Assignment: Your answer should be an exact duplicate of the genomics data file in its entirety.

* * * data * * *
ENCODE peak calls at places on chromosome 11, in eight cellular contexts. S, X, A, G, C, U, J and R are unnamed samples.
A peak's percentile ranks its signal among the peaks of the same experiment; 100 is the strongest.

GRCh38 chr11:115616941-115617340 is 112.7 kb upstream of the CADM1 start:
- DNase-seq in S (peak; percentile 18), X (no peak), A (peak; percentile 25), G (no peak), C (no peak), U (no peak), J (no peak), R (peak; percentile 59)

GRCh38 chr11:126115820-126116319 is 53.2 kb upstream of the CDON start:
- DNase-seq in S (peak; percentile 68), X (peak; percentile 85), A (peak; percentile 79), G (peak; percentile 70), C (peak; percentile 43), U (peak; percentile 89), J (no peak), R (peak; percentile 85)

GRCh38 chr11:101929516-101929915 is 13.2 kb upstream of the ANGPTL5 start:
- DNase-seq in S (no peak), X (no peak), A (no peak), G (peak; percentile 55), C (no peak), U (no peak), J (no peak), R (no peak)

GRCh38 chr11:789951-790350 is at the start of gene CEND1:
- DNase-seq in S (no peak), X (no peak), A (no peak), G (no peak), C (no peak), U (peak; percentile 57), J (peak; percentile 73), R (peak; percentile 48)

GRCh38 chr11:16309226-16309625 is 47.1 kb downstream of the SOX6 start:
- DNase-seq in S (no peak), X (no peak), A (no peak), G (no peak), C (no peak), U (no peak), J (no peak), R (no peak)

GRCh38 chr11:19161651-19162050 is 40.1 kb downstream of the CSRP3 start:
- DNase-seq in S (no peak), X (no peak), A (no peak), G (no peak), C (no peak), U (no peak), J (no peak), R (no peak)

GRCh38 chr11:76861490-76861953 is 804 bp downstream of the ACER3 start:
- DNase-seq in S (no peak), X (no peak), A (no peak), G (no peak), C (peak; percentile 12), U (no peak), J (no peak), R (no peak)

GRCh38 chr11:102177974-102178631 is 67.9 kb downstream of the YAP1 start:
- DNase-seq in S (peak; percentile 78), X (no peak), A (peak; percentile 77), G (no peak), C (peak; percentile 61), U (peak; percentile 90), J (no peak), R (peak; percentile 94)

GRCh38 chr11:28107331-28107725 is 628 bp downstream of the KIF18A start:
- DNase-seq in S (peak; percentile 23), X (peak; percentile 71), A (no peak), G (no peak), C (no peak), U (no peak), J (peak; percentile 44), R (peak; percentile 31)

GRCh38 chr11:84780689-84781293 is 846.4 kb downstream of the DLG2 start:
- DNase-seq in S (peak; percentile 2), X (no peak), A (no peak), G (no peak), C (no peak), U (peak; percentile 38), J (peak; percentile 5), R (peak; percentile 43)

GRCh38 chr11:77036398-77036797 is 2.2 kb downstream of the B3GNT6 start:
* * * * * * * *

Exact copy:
ENCODE peak calls at places on chromosome 11, in eight cellular contexts. S, X, A, G, C, U, J and R are unnamed samples.
A peak's percentile ranks its signal among the peaks of the same experiment; 100 is the strongest.

GRCh38 chr11:115616941-115617340 is 112.7 kb upstream of the CADM1 start:
- DNase-seq in S (peak; percentile 18), X (no peak), A (peak; percentile 25), G (no peak), C (no peak), U (no peak), J (no peak), R (peak; percentile 59)

GRCh38 chr11:126115820-126116319 is 53.2 kb upstream of the CDON start:
- DNase-seq in S (peak; percentile 68), X (peak; percentile 85), A (peak; percentile 79), G (peak; percentile 70), C (peak; percentile 43), U (peak; percentile 89), J (no peak), R (peak; percentile 85)

GRCh38 chr11:101929516-101929915 is 13.2 kb upstream of the ANGPTL5 start:
- DNase-seq in S (no peak), X (no peak), A (no peak), G (peak; percentile 55), C (no peak), U (no peak), J (no peak), R (no peak)

GRCh38 chr11:789951-790350 is at the start of gene CEND1:
- DNase-seq in S (no peak), X (no peak), A (no peak), G (no peak), C (no peak), U (peak; percentile 57), J (peak; percentile 73), R (peak; percentile 48)

GRCh38 chr11:16309226-16309625 is 47.1 kb downstream of the SOX6 start:
- DNase-seq in S (no peak), X (no peak), A (no peak), G (no peak), C (no peak), U (no peak), J (no peak), R (no peak)

GRCh38 chr11:19161651-19162050 is 40.1 kb downstream of the CSRP3 start:
- DNase-seq in S (no peak), X (no peak), A (no peak), G (no peak), C (no peak), U (no peak), J (no peak), R (no peak)

GRCh38 chr11:76861490-76861953 is 804 bp downstream of the ACER3 start:
- DNase-seq in S (no peak), X (no peak), A (no peak), G (no peak), C (peak; percentile 12), U (no peak), J (no peak), R (no peak)

GRCh38 chr11:102177974-102178631 is 67.9 kb downstream of the YAP1 start:
- DNase-seq in S (peak; percentile 78), X (no peak), A (peak; percentile 77), G (no peak), C (peak; percentile 61), U (peak; percentile 90), J (no peak), R (peak; percentile 94)

GRCh38 chr11:28107331-28107725 is 628 bp downstream of the KIF18A start:
- DNase-seq in S (peak; percentile 23), X (peak; percentile 71), A (no peak), G (no peak), C (no peak), U (no peak), J (peak; percentile 44), R (peak; percentile 31)

GRCh38 chr11:84780689-84781293 is 846.4 kb downstream of the DLG2 start:
- DNase-seq in S (peak; percentile 2), X (no peak), A (no peak), G (no peak), C (no peak), U (peak; percentile 38), J (peak; percentile 5), R (peak; percentile 43)

GRCh38 chr11:77036398-77036797 is 2.2 kb downstream of the B3GNT6 start: